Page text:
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From software algorithms to material selection, Mr. Roboto strives to meet you
where you are — and what more would you expect from a complex service droid?
I didn’t have a lot of questions this month, but what I
did get sure caused a bunch of research. I wish that I had
time to program up some examples, because they would
be very cool. So much to do, so little time! I hope that
everyone is busy building and programming bots and that
is why it has been so quiet.
Robotics is composed of so many areas of expertise,
mechanical, electronic/electrical, and programming that it
can be a formidable hurdle to just get started. But oh, the
satisfaction when you succeed!
My first question involves one of the highest hurdles to
Q. I am sure you have heard this a million times before. I'm new to robotics and I don't know how to attach wheels to my motors. Can you help me?
— Clueless Mover
A. Yes, I have heard this one before. I have solved this problem in a number of ways over the years, starting with DIY methods that sometimes even worked. My
DIY efforts got more sophisticated when I gained access to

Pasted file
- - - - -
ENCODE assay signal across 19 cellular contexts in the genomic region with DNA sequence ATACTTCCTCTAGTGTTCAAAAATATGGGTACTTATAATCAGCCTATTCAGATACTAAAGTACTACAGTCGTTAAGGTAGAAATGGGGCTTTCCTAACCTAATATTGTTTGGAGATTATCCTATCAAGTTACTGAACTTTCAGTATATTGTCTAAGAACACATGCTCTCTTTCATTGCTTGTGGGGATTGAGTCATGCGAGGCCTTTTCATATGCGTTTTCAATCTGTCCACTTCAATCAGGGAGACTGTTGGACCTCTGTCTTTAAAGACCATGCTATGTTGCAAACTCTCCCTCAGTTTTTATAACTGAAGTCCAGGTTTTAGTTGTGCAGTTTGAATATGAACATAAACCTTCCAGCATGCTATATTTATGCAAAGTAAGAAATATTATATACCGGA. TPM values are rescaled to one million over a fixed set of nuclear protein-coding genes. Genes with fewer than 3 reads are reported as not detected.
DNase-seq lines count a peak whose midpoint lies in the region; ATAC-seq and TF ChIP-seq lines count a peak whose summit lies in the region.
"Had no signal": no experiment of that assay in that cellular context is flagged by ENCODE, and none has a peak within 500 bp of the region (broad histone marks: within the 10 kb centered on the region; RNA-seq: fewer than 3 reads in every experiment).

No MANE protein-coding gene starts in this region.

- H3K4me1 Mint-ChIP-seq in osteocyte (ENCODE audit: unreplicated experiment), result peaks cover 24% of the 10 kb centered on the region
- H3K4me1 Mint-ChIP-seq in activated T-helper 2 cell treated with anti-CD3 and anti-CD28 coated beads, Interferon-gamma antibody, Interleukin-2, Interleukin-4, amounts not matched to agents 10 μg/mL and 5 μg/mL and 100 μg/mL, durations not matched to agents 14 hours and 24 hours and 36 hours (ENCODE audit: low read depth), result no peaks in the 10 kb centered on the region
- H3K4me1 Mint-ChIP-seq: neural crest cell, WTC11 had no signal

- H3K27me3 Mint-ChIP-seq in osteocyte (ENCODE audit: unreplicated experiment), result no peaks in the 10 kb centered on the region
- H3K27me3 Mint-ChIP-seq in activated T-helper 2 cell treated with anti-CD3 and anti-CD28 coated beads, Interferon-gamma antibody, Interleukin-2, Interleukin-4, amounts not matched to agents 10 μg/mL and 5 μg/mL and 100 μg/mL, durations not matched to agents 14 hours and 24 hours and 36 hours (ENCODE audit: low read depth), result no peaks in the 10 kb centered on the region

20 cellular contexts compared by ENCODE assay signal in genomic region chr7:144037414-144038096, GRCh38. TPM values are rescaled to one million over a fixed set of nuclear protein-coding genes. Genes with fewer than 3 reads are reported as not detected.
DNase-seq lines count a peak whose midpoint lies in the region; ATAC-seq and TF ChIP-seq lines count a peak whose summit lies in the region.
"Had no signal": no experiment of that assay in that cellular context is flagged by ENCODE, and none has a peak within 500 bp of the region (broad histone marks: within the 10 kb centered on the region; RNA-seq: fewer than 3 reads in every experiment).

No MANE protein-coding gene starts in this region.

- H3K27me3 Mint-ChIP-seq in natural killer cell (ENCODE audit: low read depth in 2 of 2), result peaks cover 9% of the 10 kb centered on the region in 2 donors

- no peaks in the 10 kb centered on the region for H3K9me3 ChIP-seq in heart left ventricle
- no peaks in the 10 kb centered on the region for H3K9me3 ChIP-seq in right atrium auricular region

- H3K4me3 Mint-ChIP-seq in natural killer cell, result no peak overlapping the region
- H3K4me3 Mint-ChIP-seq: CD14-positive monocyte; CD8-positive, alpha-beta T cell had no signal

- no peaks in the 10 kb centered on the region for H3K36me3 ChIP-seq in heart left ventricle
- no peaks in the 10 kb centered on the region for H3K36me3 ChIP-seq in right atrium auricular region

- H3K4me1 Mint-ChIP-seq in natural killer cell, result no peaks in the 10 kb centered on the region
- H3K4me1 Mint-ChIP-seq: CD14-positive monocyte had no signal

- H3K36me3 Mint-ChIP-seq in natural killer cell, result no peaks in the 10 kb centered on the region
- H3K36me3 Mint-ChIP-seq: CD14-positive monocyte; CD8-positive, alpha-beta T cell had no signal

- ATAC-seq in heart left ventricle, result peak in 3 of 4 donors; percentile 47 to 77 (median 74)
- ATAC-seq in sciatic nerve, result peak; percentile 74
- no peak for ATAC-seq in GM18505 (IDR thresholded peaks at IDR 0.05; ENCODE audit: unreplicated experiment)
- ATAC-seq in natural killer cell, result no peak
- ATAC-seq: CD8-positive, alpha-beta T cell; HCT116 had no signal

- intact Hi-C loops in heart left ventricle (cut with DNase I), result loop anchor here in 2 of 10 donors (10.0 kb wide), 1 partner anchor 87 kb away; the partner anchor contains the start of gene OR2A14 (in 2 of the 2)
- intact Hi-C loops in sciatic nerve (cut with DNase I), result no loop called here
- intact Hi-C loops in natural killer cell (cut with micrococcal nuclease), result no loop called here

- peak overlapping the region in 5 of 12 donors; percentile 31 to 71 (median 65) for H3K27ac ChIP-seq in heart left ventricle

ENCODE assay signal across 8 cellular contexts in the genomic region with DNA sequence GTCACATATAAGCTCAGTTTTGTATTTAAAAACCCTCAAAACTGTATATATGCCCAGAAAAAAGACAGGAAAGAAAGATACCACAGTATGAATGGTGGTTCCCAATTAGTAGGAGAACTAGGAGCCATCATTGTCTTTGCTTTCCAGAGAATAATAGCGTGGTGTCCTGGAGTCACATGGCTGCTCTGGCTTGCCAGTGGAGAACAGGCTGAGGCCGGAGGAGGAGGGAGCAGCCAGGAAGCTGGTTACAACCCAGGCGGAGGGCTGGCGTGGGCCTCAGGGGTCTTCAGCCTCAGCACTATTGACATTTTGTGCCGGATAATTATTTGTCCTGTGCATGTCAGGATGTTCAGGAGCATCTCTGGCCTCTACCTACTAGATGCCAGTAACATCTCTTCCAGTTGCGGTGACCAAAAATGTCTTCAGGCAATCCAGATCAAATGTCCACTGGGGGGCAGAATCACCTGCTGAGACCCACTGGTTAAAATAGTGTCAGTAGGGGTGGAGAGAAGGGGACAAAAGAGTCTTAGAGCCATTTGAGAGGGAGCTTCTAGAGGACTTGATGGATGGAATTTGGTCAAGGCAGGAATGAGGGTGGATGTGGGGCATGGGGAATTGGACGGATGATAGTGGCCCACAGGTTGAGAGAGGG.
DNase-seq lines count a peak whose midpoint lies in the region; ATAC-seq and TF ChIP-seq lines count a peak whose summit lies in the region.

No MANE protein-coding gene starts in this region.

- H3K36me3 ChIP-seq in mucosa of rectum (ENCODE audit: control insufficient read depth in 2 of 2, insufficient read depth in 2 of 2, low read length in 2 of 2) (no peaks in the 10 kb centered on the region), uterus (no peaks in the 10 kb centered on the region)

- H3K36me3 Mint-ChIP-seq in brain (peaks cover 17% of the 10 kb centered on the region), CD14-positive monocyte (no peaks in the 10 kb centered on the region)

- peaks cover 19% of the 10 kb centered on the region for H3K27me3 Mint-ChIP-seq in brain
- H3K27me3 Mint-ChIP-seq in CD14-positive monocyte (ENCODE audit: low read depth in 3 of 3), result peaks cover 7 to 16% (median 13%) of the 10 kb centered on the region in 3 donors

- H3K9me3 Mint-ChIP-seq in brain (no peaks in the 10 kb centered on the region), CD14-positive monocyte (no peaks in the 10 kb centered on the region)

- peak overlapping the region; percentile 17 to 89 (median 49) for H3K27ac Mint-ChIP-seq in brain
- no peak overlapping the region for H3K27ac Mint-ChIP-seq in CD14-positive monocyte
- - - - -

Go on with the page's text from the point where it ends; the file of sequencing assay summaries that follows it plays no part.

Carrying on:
folks with lathes and mills. My first efforts were matching
motors that I found or got from surplus vendors to wheels
that I had from RC car racing or — my favorite — LEGO
Technic kits. Figure 1 shows my DIY efforts. Sometimes you
can just "fake it".
Figure 2 shows me using a REALLY big servo disk. It
worked, and if I found some small rubber bands would
even get traction! The robotics hobby industry has gotten
into the act and creates kits and motor sets now that work
for basic needs. Figure 3 shows a hub set from Jameco
( www.jameco.com) that matched some of my commonly
found surplus motors. I just had to carefully drill out wheels
to use the bolt patterns. The Mark III kit ( www.junun.org/
MarkIII/Store.jsp) created specially molded
wheels to match hobby servo shafts for their
robot kit (Figure 4). I really like this chassis. It
is simple and very usable in lots of robot
tasks, including its original purpose — robot
Other companies also made custom
wheels that used servo hubs attached to
them; the one I show in Figure 4 came
from Budget Robotics (www.budget
robotics.com). Solarbotics (www.
solarbotics.com) has DC gear motor sets
that they matched their own molded wheels
to (Figure 5). These motors did not mount
easily to established bases, but by using
double-sided sticky tape (also called servo
tape in the RC hobby), they attach well just
You can get pretty creative with the
solutions that I've mentioned so far, but
nothing beats a motor/hub/wheel
combination that is meant to go together.
Figure 1. DIY efforts. The one on the far right adapts a shaft to LEGO wheels.
14 SERVO 08.2011